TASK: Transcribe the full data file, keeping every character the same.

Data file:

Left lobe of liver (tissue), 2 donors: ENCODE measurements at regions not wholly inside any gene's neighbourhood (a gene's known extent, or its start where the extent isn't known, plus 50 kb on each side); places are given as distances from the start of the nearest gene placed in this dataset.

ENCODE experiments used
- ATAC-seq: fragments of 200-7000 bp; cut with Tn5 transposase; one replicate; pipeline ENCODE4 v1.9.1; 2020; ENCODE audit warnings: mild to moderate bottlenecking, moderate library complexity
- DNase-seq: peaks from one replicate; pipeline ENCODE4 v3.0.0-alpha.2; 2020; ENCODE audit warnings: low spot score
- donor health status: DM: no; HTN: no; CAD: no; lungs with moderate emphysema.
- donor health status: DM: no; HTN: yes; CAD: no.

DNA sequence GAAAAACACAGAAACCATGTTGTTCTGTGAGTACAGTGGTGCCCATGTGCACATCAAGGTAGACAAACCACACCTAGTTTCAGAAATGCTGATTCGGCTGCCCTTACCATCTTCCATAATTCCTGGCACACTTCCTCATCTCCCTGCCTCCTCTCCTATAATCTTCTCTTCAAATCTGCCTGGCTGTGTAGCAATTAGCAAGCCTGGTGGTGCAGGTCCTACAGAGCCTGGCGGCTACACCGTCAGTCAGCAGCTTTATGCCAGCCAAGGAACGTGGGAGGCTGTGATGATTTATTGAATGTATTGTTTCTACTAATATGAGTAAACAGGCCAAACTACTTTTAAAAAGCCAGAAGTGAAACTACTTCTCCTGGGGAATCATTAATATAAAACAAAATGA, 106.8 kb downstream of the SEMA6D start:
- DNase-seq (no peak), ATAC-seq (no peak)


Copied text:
Left lobe of liver (tissue), 2 donors: ENCODE measurements at regions not wholly inside any gene's neighbourhood (a gene's known extent, or its start where the extent isn't known, plus 50 kb on each side); places are given as distances from the start of the nearest gene placed in this dataset.

ENCODE experiments used
- ATAC-seq: fragments of 200-7000 bp; cut with Tn5 transposase; one replicate; pipeline ENCODE4 v1.9.1; 2020; ENCODE audit warnings: mild to moderate bottlenecking, moderate library complexity
- DNase-seq: peaks from one replicate; pipeline ENCODE4 v3.0.0-alpha.2; 2020; ENCODE audit warnings: low spot score
- donor health status: DM: no; HTN: no; CAD: no; lungs with moderate emphysema.
- donor health status: DM: no; HTN: yes; CAD: no.

DNA sequence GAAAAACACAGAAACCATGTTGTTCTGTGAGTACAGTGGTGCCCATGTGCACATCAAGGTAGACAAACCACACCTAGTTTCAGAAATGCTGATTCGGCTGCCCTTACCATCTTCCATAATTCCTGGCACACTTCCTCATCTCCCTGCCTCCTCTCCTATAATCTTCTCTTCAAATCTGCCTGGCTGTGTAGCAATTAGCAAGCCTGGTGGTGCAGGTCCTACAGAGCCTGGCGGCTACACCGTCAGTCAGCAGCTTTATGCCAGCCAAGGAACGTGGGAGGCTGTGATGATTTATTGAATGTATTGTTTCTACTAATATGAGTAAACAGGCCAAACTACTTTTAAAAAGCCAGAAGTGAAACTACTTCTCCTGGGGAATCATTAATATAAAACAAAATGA, 106.8 kb downstream of the SEMA6D start:
- DNase-seq (no peak), ATAC-seq (no peak)